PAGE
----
Nov 30, 2013 in Taiwan 2013
I had one final day in Taipei. I went to the Longshan Temple, the last of the many, many temples I’d seen in Taiwan. I read that there are 15,000 temples, up from 5,000 only a couple of decades ago. All the ones I saw were incredibly intricate, and very beautiful. Even the Longshan Temple, which was incredibly packed with worshippers and spectators, had an atmosphere to it. It seemed to serve as a gathering place for Taipei’s homeless – the sad and dirty crowds of them near the temple were the first real sign of serious poverty that I’d seen in Taiwan. Inside the temple I left some offerings at some shrines and hoped that the monks would make use of them to look after some homeless people.
As I left the temple, a van drove by flying a Chinese flag and shouting something from a loudspeaker. I had found it quite strange to be in this non-country, de facto independent but with ever declining international recognition. It had confused me at first that the international news in the China Post was all about places like Honduras and Swaziland, until I realised that these are among the few countries which recognise Taiwan instead of the mainland as the “real” China. And while I was there, the big news was that the Gambia had switched allegiance, making the score 170-22 to the mainland.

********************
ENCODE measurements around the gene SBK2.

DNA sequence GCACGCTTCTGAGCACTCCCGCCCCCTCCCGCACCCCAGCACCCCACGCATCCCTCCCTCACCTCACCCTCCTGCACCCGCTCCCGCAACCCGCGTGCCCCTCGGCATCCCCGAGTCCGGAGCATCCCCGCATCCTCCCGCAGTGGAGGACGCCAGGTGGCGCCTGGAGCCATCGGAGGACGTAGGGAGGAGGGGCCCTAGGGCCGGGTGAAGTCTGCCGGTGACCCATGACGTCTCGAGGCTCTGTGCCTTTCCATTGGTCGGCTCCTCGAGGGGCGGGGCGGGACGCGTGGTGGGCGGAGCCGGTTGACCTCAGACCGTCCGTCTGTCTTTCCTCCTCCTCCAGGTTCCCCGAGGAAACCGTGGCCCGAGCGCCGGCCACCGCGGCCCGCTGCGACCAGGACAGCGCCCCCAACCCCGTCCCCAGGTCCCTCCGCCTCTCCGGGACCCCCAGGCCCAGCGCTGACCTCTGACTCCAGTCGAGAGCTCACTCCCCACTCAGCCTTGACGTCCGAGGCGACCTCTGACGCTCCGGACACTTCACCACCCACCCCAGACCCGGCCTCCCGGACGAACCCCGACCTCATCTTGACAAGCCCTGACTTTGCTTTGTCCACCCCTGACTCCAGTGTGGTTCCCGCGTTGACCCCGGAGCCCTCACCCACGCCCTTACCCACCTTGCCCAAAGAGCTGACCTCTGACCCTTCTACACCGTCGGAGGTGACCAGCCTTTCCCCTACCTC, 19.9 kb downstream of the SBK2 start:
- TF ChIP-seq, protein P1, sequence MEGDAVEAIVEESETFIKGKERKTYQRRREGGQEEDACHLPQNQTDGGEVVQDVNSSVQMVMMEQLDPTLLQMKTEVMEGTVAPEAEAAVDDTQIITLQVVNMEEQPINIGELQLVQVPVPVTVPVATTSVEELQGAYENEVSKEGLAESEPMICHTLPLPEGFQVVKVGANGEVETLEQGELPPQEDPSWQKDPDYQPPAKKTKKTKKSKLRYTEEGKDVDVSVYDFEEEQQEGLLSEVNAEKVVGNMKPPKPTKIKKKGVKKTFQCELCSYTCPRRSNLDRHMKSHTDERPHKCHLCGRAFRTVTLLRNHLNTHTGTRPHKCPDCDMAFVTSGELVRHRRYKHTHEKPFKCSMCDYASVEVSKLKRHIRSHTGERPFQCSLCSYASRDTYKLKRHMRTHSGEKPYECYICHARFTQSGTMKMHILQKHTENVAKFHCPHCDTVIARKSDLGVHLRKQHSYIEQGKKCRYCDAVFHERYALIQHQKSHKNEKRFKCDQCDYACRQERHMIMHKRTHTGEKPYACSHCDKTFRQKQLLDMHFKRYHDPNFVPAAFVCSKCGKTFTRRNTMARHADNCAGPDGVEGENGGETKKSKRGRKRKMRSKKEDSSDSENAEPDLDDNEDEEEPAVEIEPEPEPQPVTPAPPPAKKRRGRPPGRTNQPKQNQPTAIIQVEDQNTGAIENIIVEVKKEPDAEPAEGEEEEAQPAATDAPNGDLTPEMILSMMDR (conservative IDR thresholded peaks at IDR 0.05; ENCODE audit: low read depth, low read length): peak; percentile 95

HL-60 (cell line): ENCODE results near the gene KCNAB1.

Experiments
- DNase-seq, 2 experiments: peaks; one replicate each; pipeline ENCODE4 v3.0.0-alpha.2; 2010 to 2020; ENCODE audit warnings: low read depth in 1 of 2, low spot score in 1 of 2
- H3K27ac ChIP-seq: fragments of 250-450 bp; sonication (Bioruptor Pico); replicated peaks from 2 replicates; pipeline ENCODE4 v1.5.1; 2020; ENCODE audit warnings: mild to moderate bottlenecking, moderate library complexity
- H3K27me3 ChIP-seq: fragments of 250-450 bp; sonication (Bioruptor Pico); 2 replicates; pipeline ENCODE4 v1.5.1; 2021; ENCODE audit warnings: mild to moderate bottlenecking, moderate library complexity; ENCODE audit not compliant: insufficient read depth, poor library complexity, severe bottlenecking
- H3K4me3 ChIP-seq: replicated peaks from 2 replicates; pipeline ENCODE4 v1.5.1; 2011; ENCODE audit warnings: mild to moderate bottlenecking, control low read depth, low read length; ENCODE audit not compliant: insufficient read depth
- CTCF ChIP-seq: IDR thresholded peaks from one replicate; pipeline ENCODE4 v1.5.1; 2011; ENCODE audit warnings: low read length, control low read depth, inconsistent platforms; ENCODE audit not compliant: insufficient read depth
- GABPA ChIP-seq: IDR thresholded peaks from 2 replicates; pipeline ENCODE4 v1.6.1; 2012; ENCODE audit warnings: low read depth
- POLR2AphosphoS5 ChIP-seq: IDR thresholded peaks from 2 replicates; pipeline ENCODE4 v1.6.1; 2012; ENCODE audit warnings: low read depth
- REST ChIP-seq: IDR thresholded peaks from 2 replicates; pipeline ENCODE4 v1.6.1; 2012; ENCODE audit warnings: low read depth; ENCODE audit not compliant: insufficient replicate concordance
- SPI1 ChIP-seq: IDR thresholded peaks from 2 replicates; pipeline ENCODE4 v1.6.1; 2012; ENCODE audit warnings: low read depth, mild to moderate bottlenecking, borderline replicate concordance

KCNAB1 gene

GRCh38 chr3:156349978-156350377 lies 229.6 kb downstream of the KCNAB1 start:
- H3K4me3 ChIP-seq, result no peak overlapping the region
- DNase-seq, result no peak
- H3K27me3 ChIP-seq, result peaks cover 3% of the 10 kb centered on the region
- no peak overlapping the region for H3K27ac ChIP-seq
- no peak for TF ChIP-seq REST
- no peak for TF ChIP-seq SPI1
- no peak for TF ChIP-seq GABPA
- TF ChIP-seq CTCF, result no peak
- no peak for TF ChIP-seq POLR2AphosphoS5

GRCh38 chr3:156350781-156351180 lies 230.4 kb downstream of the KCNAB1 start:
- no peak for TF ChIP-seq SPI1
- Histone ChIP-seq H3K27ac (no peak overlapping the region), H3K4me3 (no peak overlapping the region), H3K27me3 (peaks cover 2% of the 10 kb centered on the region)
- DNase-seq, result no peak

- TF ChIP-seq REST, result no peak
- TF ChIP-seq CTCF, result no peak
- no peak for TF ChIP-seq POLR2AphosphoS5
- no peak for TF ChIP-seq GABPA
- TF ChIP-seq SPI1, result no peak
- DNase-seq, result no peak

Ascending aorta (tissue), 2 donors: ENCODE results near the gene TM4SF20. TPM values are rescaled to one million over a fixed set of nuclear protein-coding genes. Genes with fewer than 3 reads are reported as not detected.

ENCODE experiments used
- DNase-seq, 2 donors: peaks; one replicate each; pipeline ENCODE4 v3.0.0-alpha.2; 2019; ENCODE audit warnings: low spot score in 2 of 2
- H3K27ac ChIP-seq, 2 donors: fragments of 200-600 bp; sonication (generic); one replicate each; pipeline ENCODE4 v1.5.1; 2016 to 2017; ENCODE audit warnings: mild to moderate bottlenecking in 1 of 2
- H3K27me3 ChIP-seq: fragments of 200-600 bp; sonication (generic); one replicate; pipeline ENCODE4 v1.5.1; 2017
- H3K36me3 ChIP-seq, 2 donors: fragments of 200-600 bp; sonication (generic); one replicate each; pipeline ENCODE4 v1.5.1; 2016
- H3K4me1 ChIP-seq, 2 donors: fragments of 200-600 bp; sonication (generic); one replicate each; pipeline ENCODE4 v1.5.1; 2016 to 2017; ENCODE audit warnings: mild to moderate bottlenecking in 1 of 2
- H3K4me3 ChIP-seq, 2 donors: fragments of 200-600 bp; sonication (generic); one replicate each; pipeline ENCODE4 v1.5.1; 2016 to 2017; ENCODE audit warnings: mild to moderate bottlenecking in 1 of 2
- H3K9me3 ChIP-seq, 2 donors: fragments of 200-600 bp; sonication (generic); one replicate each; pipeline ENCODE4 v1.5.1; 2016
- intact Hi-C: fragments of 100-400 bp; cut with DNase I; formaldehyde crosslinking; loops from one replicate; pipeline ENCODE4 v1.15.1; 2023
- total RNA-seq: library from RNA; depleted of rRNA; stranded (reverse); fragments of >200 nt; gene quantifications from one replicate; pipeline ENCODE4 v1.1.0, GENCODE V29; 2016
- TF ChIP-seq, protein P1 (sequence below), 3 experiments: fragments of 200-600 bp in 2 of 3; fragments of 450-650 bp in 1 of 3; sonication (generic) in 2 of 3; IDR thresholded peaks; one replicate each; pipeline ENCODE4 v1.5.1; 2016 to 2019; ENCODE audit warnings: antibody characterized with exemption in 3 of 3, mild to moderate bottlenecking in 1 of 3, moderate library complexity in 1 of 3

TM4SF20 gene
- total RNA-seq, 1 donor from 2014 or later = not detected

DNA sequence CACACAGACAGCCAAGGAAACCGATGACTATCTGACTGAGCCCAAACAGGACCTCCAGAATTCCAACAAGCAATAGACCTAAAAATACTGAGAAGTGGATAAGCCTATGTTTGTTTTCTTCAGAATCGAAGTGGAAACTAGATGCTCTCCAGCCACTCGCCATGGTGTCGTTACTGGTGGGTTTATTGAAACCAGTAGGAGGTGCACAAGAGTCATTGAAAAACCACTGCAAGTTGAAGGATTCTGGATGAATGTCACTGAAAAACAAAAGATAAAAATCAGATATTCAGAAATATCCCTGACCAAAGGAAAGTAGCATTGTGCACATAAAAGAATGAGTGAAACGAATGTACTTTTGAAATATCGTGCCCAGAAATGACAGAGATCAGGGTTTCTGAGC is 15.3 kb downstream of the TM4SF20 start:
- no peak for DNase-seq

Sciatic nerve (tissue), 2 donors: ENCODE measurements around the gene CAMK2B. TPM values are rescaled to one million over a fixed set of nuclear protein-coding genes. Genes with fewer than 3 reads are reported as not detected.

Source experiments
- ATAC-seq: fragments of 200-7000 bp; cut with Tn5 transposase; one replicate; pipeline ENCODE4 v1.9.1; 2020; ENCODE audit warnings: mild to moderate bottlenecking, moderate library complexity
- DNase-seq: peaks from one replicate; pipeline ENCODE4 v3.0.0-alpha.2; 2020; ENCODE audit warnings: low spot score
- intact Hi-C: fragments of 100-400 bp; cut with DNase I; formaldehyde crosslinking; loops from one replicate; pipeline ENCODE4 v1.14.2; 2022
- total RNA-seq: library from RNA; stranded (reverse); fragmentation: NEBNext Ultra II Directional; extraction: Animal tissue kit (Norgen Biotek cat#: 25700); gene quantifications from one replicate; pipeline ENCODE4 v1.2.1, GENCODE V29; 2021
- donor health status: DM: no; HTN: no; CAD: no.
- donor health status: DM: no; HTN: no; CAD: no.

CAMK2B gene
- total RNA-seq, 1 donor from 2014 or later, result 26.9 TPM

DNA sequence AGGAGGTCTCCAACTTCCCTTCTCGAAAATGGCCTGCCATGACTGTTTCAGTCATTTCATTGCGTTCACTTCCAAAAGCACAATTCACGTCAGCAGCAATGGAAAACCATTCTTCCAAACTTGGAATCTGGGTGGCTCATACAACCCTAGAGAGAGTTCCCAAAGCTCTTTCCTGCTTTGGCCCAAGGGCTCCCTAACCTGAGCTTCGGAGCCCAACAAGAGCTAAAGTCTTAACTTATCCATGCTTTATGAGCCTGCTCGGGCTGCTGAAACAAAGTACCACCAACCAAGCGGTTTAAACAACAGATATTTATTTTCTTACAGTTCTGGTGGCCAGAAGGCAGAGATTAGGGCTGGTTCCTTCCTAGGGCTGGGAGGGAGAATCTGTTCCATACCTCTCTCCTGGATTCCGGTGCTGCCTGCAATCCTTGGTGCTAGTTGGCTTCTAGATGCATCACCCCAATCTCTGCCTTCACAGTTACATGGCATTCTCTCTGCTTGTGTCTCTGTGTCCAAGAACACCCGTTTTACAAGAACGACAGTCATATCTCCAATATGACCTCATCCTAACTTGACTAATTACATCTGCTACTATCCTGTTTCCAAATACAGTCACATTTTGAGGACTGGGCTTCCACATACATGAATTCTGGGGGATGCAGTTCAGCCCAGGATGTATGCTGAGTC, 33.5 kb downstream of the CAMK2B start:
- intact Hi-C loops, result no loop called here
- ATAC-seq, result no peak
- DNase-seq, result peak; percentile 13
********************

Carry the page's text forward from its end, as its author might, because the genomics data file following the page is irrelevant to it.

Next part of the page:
Later on, I went to Ximen, and there was a big separatist demonstration going on. People were marching around a traffic intersection, crossing each side as the lights changed. I happened to be crossing at the same time and one of the demonstrators spoke to me. He first of all asked me why I was only wearing a t-shirt when it was so cold – the headline in that morning’s China Post had been about a fierce winter taking a grip of Taiwan, with temperatures “plummeting” in places to just 13°C. And then he asked me if I agreed that Taiwan should be independent. I think that self-determination is the only thing that matters, and that if the majority of the people of whatever territory want to be independent, no-one from any other territory has any valid say in the matter. But I also have a tendency to be contrary and I couldn’t help suggesting that the two nations used to be one and was it really OK for a right-wing general who’d lost a civil war to take over an island and declare it independent? He was adamant that Taiwan had never been part of China, even if it had spent a few hundred years being ruled from China. We discussed it a bit, I said I agreed that if there was a majority in the island who wanted independence, then that was all that mattered, and with that, we shook hands and the demonstration crossed the next road.